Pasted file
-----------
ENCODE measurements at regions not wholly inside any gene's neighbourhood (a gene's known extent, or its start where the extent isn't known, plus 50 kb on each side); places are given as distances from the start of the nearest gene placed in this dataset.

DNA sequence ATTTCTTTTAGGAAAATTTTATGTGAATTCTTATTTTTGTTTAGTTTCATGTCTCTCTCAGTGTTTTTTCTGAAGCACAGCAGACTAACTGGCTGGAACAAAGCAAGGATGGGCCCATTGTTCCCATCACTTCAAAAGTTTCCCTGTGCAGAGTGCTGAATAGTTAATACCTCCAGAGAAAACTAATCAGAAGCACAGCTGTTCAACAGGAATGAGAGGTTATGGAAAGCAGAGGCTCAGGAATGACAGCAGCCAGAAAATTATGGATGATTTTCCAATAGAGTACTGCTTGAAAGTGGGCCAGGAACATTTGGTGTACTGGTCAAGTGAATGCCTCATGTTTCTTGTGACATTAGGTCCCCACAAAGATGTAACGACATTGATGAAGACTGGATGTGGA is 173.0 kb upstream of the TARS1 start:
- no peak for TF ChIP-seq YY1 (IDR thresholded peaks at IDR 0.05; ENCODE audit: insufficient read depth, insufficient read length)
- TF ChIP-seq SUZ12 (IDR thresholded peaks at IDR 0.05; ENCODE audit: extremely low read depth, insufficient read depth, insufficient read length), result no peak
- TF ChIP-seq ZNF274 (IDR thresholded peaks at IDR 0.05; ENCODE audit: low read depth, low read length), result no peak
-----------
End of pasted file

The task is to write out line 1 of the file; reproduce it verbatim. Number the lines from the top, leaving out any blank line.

ENCODE measurements at regions not wholly inside any gene's neighbourhood (a gene's known extent, or its start where the extent isn't known, plus 50 kb on each side); places are given as distances from the start of the nearest gene placed in this dataset.